Leaving a footprint, a legacy, a lasting impression will at some point cross the mind of each person on this earth. For some though, it’s just a thought. And for others, sadly, it is a thought they won’t see brought to reality.
For Ryan Rossi, it was a dream, a dream that before his tragic death became reality. A dream, that six months after his death, is still living on, along with his legacy through the hard work and dedication of his family, friends and community.
Rossi, a devoted musician and semi professional soccer player, died of non-Hodgkin’s lymphoma on Dec. 11, 2011, but not before starting a legacy that is continuing on.
20k Watts, an Artist Eco Alliance, started by Rossi, his father Leo Rossi, and fellow musician JR Richards, was founded after a trip to El Salvador where the the site of the conditions people lived in struck a cord so deep that not helping wasn’t an option.
After their trip they described some of what they saw, saying that the hospital walls were covered in an oily film from kerosene lamps. That hundreds of children were suffering from respiratory problems that not only affects the quality of their life, but the length.
It wasn’t until they landed back in California, that they had a plan — they were going to eradicate the use of kerosene lamps in the villages of El Salvador.
The outlet to raise the money was close to their hearts — music.
Two months after inception, and going strong with their aim to replace the kerosene lamps with renewable energy lamps, tragedy struck. Rossi was diagnosed with non-Hodgkin’s lymphoma, but the diagnosis didn’t halt the cause, or Rossi for that matter.
His motto, “Just Love It,” and his remarkable passion and spirit kept Rossi going. He worked through the good days and the bad, and battled the best he could and through it all remained fully committed to the cause.
Rossi made it clear that he didn’t want to be mourned, he wanted to be celebrated. This prompted his friends, family and community to hold a charity concert in his honor — another example of Rossi’s passion to give back.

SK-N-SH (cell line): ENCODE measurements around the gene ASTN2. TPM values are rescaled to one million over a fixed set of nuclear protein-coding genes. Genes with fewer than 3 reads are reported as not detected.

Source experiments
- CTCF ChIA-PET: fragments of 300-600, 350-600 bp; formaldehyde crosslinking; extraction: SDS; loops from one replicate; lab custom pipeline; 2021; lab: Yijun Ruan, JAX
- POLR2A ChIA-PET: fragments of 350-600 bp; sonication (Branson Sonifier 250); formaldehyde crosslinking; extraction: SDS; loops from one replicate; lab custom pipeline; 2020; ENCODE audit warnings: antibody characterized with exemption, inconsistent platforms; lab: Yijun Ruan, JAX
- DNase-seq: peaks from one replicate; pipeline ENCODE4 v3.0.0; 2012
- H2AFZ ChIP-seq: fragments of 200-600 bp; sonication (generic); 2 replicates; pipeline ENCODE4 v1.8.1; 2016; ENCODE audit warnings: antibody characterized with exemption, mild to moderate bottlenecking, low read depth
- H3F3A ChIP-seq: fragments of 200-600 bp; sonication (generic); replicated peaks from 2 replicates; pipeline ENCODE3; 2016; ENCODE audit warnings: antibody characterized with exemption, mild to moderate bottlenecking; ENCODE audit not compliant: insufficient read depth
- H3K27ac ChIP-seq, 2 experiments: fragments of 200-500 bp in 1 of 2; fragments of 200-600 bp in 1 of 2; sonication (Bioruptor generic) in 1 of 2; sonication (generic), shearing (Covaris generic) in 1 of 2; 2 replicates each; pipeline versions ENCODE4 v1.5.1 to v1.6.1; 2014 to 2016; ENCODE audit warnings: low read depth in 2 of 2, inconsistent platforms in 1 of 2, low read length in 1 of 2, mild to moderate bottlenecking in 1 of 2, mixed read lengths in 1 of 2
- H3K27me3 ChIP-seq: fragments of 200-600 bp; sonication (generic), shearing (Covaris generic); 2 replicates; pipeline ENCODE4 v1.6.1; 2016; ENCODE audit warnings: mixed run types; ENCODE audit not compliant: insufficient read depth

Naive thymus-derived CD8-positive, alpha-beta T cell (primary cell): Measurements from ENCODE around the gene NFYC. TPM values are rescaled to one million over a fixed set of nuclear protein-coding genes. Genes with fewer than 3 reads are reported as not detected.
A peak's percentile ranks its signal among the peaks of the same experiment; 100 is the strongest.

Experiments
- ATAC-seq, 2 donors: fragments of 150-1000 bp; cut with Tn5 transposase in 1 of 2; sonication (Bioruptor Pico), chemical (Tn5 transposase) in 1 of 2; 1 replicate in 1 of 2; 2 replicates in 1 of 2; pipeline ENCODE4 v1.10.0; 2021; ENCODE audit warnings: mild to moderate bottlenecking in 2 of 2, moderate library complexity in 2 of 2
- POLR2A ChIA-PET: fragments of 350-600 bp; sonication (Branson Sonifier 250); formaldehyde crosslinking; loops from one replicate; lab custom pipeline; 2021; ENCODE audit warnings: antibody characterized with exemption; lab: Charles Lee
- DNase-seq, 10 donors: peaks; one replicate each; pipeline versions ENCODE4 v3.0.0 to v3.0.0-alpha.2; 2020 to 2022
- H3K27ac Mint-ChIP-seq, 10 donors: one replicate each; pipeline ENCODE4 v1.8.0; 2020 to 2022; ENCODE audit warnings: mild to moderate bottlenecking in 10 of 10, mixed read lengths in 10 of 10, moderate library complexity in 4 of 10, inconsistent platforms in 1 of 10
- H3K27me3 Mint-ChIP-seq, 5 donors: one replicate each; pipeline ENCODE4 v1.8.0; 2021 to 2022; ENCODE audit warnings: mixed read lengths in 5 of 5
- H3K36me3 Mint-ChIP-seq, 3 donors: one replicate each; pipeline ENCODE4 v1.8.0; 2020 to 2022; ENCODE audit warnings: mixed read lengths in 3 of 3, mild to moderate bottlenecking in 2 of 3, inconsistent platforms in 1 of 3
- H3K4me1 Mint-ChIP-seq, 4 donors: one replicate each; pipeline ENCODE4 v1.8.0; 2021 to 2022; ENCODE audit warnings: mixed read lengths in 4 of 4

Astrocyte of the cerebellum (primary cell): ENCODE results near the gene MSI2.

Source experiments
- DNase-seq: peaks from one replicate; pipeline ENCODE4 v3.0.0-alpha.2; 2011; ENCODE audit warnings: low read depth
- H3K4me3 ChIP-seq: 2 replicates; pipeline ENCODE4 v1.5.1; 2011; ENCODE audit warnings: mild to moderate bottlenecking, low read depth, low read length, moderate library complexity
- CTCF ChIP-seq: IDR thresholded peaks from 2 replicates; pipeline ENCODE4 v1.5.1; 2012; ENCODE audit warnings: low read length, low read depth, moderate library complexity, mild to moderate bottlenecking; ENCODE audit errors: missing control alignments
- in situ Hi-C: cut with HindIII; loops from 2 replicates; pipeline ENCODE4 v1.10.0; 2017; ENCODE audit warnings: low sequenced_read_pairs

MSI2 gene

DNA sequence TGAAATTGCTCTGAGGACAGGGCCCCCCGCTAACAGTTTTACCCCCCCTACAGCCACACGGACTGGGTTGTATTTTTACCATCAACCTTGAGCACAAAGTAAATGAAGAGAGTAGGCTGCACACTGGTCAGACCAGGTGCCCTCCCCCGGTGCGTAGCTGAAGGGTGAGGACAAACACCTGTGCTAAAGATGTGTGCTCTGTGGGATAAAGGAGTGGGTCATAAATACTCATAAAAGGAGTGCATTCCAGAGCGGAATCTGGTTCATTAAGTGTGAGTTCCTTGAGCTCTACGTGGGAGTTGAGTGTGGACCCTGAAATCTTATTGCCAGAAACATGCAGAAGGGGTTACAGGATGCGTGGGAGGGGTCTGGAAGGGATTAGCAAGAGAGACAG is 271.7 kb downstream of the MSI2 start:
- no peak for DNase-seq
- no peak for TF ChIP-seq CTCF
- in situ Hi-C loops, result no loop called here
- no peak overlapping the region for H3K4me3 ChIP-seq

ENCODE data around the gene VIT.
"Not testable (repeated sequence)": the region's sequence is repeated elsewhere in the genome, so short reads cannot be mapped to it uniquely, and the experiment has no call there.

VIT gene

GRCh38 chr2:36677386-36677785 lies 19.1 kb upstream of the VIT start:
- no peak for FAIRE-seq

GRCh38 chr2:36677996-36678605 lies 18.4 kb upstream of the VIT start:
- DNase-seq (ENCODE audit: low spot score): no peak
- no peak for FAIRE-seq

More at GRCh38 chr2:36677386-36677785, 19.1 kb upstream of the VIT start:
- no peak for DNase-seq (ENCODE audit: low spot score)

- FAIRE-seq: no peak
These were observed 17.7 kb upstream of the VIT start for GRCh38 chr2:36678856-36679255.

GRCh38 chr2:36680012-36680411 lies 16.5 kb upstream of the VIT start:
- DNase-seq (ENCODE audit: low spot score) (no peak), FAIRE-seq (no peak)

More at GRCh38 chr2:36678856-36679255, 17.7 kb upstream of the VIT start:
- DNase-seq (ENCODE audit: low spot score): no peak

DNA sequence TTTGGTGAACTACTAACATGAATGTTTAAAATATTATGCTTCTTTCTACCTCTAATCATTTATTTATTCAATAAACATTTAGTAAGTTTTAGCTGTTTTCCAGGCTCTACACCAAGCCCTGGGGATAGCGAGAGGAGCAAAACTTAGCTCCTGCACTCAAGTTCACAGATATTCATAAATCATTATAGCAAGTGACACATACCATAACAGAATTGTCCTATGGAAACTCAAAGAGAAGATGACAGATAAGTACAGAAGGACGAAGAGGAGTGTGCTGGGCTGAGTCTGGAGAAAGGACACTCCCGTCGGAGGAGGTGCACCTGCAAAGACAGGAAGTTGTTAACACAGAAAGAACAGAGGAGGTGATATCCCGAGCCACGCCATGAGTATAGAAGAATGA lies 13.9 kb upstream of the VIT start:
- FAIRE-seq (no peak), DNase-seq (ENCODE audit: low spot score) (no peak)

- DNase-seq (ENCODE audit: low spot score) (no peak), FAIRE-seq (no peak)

But the community wasn’t done yet.
Rossi’s uncle, Mike Durbin, who has played in every charity softball tournament in the area, wanted to a host a tournament for his nephew. And that’s exactly what he did. He held a small charity tournament in January, that raised enough money to replace lamps, and relight up 10 villages in El Salvador.
“It was such a great success that I knew immediately that we would do it annually,” said Durbin. “But we didn’t want to wait until January, we wanted to have a big summer party for Ryan.”
Under the same name, the “Ryan Rossi ‘Just Love It’ Summer Bash Co-Ed Softball Tournament” will take place on July 14 and 15 at Stevenson Park in Carson.
It will be a 16-team, double elimination tournament, that will start at 8 a.m. on both days. There are still spots available for teams to enter.
In addition to the softball, there will also be a DJ, raffles, jump houses for the children and plenty of food, including authentic El Salvadorian cuisine from Tala’s Restaurant, which will donate a portion of their proceeds to 20K Watts.
“I can’t think of a better way to celebrate someone’s life than getting friends and family together and playing softball for a cause that is so great,” Durbin said. “We are so thankful for everyone in the community that has donated or gotten involved in any way, shape or form. This is really a great cause and we appreciate all the help.” spt
For more information about the tournament or the cause, to get involved, donate or sponsor a team, please contact Mike Durbin at (310) 218-8371 or e-mail him at DaddyDurb@hotmail.com.